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Last Updated: Monday, 31 May, 2004, 15:38 GMT 16:38 UK
The start of something special
Suzanne Lenglen stretches for the ball at Wimbledon
France's Suzanne Lenglen ruled following the Great War
The Championships at Wimbledon started in 1877 and the inaugural tournament was a far cry from today's two-week celebration of tennis.

The competition was set up in an effort to raise money for the repair of a roller and comprised of 22 entrants in the men's singles.

It was the first organised tennis tournament in the world and the 27-year-old W Spencer Gore finished as champion - receiving 12 guineas for his efforts.

The success of the tournament - bar the rain on the day of the final - ensured that it returned 12 months later and was going to become a constant on the sporting calender.

Since 1877, the Championships, as they are fomallly known, have only ever been disrupted by the World Wars, four years being lost during the First and six during the Second.

For the first 30 years Britons dominated proceedings, with the likes of Ernest and William Renshaw and Laurie and Reggie Doherty to the fore.

The Renshaws created such an interest in the game that the 1880s were dubbed the 'Renshaw Rush' as people took to the sport.

1877: Men's singles
1884: Women's singles & men's doubles
1913: Women's doubles & mixed doubles
America's May Sutton became the first overseas champion, winning the women's title in 1905, and was followed two years later by Norman Brookes as the first men's champion from outside the UK.

The Australian's victory was a watershed in the men's game and only two British men have won the title since.

Following the cessation of play during the First World War, the Championships resumed in 1919 under the spell of Suzanne Lenglen who won five titles in a row.

And in 1922 they moved to a new site on Church Road, the one that is familiar to tennis fans around the world today, although it has undergone some major overhauls since.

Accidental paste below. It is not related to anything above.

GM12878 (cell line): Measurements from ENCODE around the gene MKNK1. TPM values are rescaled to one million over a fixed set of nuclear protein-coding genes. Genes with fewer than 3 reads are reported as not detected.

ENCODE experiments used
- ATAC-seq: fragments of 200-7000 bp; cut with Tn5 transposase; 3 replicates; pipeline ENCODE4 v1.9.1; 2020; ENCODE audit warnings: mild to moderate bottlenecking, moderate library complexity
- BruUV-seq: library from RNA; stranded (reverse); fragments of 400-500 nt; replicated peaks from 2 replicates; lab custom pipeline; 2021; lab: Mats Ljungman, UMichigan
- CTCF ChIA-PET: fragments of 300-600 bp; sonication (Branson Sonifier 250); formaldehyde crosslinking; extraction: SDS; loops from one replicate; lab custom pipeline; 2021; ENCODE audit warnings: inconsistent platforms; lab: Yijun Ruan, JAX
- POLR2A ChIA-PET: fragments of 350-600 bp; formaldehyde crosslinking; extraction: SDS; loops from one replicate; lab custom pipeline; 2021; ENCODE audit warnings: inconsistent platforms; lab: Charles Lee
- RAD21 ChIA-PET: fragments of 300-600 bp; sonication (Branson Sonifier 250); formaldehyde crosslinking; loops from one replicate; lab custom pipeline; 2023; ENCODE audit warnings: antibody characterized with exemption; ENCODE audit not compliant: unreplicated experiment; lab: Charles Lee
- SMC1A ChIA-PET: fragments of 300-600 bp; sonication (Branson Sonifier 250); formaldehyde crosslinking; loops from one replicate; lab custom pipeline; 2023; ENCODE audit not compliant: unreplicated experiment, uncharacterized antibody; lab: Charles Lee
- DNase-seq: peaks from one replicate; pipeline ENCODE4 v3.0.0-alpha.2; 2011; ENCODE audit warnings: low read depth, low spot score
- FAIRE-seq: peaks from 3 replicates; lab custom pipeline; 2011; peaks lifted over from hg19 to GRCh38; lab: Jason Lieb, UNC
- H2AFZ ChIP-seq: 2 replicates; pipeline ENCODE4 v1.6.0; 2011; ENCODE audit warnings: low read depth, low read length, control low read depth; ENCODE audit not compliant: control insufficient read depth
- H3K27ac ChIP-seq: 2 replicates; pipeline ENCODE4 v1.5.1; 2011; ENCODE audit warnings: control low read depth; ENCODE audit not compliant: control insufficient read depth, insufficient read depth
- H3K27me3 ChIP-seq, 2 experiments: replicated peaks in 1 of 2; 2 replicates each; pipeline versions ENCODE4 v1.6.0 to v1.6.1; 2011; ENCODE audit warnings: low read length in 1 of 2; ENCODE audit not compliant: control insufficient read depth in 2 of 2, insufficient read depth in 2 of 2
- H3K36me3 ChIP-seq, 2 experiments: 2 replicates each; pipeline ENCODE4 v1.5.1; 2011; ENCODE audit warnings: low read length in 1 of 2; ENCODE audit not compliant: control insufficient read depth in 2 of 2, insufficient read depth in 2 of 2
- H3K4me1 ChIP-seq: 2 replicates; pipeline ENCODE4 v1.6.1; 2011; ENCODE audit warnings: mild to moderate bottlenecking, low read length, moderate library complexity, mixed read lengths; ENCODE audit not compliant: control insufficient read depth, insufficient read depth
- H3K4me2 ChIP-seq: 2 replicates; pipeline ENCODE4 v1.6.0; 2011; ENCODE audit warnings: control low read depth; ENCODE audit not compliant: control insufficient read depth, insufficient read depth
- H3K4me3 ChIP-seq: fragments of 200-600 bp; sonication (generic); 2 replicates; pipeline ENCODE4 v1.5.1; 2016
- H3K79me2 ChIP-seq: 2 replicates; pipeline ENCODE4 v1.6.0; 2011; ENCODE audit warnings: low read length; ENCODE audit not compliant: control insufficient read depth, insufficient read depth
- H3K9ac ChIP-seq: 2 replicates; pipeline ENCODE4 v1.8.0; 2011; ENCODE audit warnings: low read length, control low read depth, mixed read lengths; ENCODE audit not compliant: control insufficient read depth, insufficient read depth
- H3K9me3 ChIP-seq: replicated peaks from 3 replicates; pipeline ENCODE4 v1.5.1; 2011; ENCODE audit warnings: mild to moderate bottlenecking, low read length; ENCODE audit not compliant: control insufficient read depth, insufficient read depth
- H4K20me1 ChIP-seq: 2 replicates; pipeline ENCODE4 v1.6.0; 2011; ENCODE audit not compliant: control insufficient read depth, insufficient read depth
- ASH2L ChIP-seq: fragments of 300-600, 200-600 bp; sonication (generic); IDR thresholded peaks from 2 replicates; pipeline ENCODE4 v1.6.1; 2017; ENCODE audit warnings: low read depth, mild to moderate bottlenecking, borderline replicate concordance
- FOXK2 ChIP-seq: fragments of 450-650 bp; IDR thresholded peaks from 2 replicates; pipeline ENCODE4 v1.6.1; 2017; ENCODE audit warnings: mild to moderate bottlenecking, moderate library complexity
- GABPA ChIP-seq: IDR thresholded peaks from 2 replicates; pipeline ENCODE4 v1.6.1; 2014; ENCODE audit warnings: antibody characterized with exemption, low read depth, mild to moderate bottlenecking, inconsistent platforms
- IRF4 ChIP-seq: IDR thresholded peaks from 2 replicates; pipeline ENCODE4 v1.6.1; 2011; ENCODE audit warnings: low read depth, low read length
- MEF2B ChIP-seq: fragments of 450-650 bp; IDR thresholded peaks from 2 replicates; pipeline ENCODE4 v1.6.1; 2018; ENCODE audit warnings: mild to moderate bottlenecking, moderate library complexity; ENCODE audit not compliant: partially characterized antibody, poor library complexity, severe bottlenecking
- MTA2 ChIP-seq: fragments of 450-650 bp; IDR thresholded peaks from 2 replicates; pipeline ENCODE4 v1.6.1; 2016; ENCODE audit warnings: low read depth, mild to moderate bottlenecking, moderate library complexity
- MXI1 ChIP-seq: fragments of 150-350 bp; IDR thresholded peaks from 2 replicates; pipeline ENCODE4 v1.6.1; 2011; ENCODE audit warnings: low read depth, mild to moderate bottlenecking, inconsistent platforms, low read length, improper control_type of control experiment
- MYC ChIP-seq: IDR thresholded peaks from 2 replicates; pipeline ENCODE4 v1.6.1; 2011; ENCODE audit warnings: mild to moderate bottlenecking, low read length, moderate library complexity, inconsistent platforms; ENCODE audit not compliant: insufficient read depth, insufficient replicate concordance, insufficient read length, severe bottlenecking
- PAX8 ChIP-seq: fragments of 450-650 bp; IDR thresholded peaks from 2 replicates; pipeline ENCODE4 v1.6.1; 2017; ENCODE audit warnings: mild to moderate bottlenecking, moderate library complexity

The Centre Court housed less than 10,000 spectators, with standing for 3,600, which helped popularise the game.

America's Bill Tilden, one of the game's greatest players, won back-to-back post-war titles, but within three years French men were following Lenglen's lead in dominating their event.

Known as the 'Four Musketeers', Jean Borotra, Jacques Brugnon, Henri Cochet and Rene Lacoste won six singles and five doubles titles between them over the course of a decade.

The haul included every singles title from 1924-29 in a golden era for French tennis.

Lenglen's six titles were bettered by Helen Wills-Moody, eight times a singles winner in the 1920s and 30s.

However, the big story of the immediate pre-war era was Fred Perry's hat-trick of titles.

Perry won each of his finals in straight sets, the third in an astonishing 40 minutes, before he turned professional.

His first title came in 1934, the same year that Dorothy Round won the women's singles to set the seal on a British double.

The home crowds never had it so good.

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